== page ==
December 16, 2022

Challenging crash, inspection reports with DataQs


DataQs appeals can improve CSA scores

Have you ever noticed an error in a violation you received? If so, turn to DataQs.

DataQs allows users to track and petition a review of federal and state data issued by the Federal Motor Carrier Safety Administration that’s believed to be inaccurate or incomplete. The ability to remove erroneous violations or petition an exception to the rule can greatly improve your CSA scores in the long run.

Mark Barlar, director of DOT regulatory compliance at Reliance Partners, joined FreightWaves’ WHAT THE TRUCK?!? to highlight DataQs, the system used to challenge errors in crash reports and inspection violations.

Barlar, an expert in logbook forensic reconstruction, has carried out DOT inspections for law enforcement since 1999, serving as a Wisconsin State Patrol master inspector before retiring in 2020. He has seen many DataQs requests come across his desk, giving him authority to approve or deny each appeal.

The CSA point scale ranges from zero to 10 based on the severity of the offense. Speeding 15 miles per hour over the speed limit, for instance, is a 10-point charge.

“If you get a ticket for going 15 or more over, but when you go to court, they change it to, say, a parking violation, you could DataQ it that and your point value will go down to one, which is a 90% decrease,” Barlar explained.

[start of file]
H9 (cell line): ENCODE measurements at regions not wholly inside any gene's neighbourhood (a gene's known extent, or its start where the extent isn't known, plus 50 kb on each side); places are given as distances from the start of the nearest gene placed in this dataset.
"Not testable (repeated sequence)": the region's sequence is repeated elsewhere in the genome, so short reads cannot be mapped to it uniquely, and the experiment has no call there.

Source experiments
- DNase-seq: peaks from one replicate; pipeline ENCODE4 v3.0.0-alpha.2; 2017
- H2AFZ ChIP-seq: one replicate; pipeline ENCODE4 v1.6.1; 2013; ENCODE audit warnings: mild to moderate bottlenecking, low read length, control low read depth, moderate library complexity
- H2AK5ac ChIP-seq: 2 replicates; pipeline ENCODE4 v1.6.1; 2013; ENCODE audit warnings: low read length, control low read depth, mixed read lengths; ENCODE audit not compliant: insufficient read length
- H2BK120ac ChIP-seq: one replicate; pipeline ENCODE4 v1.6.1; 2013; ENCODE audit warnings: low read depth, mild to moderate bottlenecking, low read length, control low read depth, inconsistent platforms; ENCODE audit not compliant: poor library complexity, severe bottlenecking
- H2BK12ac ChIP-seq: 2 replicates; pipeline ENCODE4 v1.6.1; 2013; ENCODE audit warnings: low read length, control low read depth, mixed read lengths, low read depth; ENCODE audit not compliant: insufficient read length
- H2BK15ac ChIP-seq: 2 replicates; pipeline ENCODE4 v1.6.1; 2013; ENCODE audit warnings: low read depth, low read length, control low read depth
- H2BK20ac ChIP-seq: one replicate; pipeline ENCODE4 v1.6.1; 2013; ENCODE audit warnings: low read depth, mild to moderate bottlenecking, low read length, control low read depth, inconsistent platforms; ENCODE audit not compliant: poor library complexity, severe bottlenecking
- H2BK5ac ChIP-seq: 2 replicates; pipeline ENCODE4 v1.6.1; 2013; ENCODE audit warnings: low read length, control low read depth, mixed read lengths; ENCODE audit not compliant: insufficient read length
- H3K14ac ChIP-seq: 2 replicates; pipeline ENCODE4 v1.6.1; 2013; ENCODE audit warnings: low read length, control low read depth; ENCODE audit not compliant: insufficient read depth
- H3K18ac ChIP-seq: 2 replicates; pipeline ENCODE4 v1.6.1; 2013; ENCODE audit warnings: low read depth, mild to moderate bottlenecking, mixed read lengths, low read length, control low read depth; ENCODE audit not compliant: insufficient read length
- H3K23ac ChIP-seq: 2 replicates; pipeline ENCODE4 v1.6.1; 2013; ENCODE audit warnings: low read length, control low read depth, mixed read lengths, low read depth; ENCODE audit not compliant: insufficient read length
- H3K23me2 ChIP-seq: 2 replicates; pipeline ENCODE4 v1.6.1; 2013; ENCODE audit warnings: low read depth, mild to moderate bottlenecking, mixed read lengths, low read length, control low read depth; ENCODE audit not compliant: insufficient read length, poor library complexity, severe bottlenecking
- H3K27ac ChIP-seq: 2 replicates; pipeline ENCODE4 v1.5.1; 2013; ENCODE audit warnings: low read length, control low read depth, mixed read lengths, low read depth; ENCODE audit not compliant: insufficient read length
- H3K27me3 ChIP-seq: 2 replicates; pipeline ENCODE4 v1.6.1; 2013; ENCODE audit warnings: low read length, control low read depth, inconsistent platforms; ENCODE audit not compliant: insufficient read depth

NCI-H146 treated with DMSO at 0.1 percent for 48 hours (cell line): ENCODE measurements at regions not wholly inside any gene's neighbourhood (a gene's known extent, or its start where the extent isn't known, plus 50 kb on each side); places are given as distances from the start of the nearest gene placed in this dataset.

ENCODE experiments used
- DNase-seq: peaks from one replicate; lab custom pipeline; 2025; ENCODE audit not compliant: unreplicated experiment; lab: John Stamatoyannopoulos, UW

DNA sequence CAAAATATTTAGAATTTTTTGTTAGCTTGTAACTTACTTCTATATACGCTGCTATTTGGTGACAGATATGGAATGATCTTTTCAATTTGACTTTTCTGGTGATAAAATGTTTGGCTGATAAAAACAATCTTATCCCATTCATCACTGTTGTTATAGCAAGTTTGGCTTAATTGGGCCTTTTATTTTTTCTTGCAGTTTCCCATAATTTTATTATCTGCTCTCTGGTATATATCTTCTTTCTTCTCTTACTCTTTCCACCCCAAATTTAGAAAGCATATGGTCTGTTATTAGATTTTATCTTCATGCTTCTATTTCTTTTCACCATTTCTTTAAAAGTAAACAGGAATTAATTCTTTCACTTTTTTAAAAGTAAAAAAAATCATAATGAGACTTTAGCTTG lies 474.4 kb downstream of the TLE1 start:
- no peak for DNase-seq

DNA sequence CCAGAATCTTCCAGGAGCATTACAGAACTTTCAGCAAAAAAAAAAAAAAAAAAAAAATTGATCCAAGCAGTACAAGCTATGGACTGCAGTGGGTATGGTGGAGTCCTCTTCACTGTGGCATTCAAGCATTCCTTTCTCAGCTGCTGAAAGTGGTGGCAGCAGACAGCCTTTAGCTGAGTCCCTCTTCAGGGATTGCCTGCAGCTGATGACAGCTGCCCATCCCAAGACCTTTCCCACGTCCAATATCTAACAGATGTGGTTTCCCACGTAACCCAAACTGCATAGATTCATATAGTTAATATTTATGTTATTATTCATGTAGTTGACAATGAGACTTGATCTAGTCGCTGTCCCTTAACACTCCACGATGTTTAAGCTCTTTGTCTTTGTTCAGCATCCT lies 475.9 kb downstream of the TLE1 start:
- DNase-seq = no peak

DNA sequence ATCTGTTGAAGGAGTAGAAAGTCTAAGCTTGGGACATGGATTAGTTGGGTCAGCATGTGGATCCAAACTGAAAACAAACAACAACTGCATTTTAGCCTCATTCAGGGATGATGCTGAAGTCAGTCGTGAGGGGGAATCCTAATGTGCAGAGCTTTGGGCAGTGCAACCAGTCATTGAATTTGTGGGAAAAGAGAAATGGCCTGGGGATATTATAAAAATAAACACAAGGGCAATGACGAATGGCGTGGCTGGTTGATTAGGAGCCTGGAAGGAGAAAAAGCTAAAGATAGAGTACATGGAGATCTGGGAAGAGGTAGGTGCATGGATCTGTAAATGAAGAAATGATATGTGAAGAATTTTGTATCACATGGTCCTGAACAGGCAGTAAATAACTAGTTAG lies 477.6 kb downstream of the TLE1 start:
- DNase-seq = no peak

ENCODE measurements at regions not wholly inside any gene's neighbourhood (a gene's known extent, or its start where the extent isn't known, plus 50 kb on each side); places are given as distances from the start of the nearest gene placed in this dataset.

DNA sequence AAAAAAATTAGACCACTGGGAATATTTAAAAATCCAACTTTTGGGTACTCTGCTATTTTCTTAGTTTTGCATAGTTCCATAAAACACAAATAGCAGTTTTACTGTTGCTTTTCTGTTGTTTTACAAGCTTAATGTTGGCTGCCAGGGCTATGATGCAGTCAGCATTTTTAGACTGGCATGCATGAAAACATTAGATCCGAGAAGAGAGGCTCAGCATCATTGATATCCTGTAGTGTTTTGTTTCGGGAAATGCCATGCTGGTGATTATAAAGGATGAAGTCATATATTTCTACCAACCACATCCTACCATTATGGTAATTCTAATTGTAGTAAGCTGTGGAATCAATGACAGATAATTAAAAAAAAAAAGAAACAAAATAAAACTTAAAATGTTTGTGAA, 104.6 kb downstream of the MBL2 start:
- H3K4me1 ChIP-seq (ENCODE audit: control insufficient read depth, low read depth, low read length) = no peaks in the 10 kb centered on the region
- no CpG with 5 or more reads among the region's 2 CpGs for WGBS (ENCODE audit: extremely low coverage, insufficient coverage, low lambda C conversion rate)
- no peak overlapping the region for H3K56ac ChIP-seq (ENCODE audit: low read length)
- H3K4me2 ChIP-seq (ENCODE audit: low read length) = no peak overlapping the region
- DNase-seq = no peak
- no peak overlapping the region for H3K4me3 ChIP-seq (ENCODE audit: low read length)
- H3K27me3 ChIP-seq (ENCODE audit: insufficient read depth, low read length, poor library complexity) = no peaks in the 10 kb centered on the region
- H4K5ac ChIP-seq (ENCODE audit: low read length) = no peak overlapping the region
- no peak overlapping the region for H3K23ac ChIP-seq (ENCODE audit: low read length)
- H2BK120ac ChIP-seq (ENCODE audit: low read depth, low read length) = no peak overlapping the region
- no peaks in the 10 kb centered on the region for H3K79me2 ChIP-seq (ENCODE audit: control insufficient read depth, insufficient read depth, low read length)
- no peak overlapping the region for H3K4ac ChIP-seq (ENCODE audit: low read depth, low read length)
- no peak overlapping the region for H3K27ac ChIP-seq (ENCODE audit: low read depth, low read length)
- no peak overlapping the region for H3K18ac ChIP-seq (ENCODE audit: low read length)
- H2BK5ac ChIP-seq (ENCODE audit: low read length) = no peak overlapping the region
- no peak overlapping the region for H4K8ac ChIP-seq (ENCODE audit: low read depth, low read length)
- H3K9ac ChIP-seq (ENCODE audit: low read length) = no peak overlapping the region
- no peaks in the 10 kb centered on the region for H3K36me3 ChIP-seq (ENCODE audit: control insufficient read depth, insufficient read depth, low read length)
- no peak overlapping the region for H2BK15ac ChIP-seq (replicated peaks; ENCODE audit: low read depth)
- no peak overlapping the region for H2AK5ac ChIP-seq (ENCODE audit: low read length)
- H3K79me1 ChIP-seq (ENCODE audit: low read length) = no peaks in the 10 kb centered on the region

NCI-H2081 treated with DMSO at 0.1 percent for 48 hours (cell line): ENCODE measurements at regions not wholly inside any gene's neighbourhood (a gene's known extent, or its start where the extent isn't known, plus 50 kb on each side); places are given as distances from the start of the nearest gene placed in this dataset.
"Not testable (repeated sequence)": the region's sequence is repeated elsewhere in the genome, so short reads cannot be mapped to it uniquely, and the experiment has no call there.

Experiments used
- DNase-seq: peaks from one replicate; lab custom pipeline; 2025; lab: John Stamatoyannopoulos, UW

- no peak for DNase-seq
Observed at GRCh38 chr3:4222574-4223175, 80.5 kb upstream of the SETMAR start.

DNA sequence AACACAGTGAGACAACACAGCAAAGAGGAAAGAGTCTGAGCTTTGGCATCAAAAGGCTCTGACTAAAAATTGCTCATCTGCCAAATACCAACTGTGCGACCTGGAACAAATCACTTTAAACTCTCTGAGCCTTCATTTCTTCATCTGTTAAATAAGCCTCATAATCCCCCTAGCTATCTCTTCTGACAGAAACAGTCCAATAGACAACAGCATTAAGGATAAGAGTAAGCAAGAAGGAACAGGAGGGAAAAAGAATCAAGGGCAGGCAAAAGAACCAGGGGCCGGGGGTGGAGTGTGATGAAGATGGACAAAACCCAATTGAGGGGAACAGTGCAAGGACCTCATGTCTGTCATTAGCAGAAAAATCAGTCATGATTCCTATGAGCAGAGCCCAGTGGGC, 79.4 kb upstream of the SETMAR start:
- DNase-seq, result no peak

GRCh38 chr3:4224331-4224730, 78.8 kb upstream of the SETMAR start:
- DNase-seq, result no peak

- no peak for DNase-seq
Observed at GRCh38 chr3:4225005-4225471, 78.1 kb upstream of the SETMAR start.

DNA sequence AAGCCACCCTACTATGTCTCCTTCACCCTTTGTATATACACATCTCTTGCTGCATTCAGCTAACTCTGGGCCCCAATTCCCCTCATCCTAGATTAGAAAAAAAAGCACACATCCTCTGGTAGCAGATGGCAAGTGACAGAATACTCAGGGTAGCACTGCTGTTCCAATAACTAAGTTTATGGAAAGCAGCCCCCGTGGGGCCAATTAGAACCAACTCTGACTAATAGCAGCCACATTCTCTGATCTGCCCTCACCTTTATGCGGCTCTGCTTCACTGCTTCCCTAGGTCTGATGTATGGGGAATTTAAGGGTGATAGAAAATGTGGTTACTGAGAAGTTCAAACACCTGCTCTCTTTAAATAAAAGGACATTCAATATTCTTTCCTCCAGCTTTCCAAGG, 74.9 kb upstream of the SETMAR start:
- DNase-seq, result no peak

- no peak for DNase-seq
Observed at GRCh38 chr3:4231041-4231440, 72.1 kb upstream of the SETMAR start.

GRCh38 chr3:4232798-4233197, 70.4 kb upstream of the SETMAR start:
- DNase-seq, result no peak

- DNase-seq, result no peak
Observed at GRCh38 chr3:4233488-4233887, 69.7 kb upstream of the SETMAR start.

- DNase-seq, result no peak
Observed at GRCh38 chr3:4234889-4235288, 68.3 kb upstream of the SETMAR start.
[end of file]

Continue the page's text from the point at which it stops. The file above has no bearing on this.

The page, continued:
Barlar said turning to DataQs in this case can change the CSA point value from whatever was charged down to one.

When the original charge on the DataQ is changed to a different charge or the citation is dismissed with no court costs, this is called an adjudicated citation and a DataQ can be done. The point value for a change of charge is 1 and the point value for a dismissal is zero.

The same process applies to FMCSA-recordable crashes if there’s sufficient evidence to prove the crash doesn’t meet the definition of an accident or is listed in the FMCSA Crash Preventability Determination Program if the driver wasn’t at fault.

“Say a driver is sitting at a traffic light and somebody runs into his back end, the motor carrier can run a DataQ to have the point value for that removed through the Crash Preventability Determination Program,” Barlar said.

However, not every violation is eligible for petition. Only accidents in which the truck is arguably not at fault or when an accident can be proven to be unpreventable will be considered for review. The same goes for driver violations — a seat belt violation is indisputable.

“My favorite is always, ‘I know my driver was speeding, but we fired him. Please remove the violation.’ Well, that is not a valid reason to remove a violation that was listed on an inspection report,” Barlar said.

He reiterated that the DataQs process only applies to errors made by the officer. This includes instances in which the officer enforces the wrong regulation, uses the wrong coding for it or if there’s an exception to the rule that the officer wasn’t aware of.

“Once you have an understanding of what can be DataQ’d — the DataQ process and the anatomy of a DataQ — you become much more successful at them,” Barlar said.